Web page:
After spending a decade floating through life, letting other people make decisions for her, within a week a young woman has two epiphanies that drastically change her life.
Review (with Spoilers)
Between Keira Knightley, whose career I used to be obsessed with; Chloe Grace Moretz, who I see nearly every movie of nowadays; and Sam Rockwell, there were multiple reasons to see this movie. However, when it was first released I didn’t feel it was worth the trip to New York to see it. Now, whether I delayed seeing a good movie, or I did right by myself and waited until it came out locally, well look below.
Characters & Story
Since high school, it seems Megan (Keira Knightley) has just floated through life. If someone said to work here, she did; if someone said we should move in together, she did; and over the course of her adult life she never really took control of it. However, once Anthony (Mark Webber) starts talking about marriage, the first serious commitment, since college, Megan would have to participate in, she starts waking up from her dream state and seems quite frightened. So frightened that after meeting Annika (Chloe Grace Moretz), and doing two favors for her, she decides to cash in her favors by asking to spend a week hiding out at Annika’s house. Thus giving her time to get her mind together and understand how she wants to handle her future.
Being a 20 something-year-old, though younger than Knightley’s character, her character feeling like she was floating through life resonated with me. If just because, even if you have some idea of why you got your BA, at the same time applying it to a job you like is a whole other kettle of fish. So with her talking about seeming overwhelmed with the idea of being an adult before she was necessarily ready, you could understand her just wanting to take a week off and experience life without adult responsibilities, nor the drama of her family.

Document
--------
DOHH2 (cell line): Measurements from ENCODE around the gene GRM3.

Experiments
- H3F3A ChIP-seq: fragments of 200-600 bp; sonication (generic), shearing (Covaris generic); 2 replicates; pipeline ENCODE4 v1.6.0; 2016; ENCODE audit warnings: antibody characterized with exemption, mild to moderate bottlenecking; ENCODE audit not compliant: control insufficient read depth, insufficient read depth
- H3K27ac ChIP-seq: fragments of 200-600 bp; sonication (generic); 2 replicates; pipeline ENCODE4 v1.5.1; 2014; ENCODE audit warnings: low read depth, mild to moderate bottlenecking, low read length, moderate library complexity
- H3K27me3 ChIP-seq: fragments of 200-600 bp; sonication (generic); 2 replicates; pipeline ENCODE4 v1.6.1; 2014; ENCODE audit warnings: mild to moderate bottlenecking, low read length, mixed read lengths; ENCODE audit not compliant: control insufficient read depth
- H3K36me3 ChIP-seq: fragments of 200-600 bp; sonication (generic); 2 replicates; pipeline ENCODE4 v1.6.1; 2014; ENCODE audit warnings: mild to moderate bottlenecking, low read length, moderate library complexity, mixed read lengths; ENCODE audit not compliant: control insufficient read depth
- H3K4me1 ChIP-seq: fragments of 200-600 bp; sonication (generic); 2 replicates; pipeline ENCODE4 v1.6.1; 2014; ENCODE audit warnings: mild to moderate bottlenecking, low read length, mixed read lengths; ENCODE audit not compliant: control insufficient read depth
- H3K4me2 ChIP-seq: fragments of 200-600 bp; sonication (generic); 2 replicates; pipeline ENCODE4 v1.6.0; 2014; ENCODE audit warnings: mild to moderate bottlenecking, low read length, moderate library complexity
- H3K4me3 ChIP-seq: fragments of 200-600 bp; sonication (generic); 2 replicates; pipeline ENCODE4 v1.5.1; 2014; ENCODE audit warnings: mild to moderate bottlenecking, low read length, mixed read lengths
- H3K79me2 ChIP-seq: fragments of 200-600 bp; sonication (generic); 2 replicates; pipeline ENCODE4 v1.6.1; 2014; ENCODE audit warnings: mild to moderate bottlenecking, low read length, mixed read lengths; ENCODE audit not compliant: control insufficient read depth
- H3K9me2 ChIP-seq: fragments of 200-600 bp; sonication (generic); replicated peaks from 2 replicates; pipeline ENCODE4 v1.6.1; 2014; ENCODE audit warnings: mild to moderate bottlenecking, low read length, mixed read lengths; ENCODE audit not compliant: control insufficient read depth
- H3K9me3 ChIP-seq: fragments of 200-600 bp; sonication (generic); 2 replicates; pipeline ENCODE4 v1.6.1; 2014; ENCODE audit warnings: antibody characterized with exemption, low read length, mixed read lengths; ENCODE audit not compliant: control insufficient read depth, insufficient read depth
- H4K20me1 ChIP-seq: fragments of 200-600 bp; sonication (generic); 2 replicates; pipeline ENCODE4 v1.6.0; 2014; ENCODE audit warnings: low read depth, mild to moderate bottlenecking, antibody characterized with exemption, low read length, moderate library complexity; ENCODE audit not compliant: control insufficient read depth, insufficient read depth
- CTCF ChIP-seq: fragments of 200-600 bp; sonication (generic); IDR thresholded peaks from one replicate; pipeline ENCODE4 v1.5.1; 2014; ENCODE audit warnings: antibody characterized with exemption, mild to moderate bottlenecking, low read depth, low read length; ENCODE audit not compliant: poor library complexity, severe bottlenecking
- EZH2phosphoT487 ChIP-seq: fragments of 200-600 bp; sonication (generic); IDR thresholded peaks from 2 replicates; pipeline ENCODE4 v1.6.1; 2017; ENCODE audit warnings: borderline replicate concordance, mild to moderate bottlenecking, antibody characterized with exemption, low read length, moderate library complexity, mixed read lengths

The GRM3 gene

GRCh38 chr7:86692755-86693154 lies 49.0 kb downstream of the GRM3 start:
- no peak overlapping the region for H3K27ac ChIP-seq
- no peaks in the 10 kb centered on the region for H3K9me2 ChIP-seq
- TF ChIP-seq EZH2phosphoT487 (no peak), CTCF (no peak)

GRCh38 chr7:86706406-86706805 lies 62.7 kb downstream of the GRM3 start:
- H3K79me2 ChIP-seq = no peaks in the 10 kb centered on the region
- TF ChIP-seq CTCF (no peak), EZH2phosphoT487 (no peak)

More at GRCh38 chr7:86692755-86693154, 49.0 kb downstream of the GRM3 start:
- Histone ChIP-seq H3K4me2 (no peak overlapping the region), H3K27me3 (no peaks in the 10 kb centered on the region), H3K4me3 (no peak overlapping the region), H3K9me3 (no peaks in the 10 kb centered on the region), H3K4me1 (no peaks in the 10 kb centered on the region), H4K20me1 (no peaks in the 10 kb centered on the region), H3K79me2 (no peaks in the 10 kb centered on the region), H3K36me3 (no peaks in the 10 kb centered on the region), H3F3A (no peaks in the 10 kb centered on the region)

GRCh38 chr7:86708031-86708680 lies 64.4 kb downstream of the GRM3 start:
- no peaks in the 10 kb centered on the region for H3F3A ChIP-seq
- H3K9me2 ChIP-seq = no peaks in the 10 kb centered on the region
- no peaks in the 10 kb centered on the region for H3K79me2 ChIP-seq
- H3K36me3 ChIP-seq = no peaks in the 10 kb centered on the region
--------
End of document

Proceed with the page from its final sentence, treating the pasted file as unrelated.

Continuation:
Leading to us talking about her and story which heavily involved Annika and Craig (Sam Rockwell). With these two come the aforementioned epiphanies in Megan’s life and it leads you to the idea that Megan seeing Annika possibly repeat what she went through was a wakeup call, and then with Craig, again we are presented with Megan being forced to actually have an active role in her life, vs. simply being passive and letting the chips fall where they may. Something I enjoyed watching for it is so easy to become complacent and just let other people take control of your life, especially if it seems that what they are pushing on you is in your best interest. However, with her waking up to how adulthood is, and how she can make it what she wants, I felt the need to take note of my own future and try to more actively craft it. Something I mention solely to say, the film leads to self-reflection and isn’t simply something to distract you from life for an hour and a half.
Perhaps my main issue with this film is that I was left hoping that many situations would have been taken further. Something which was an issue I had across the board when it comes to characters. For between Annika and Craig getting abandoned; Megan almost having a nervous breakdown; and this kid named Patrick (Dylan Arnold) dealing with his parents’ divorce, which affects Megan and Craig’s life, I think we could have gotten deeper into the characters’ lives past what was seen.
Overall: TV Viewing
I’m glad I didn’t go out to see this when it first opened, if just because this is not one of those type of movies you must see. For while it isn’t a bad way to kill some time, it certainly isn’t memorable. I mean, it left me a bit reflective about my life, but it just didn’t have the type of story, or performances, which makes you want to advocate that people must see this movie as soon as they can. All it does is get the job done and give you a nice way to kill an hour and a half. Hence the TV Viewing label for while it is no blemish on anyone’s filmography, it isn’t a shining beacon either.
“When you’re older, you [and your partner] need to be on the same side of who seems stupid.”
— Craig – Laggies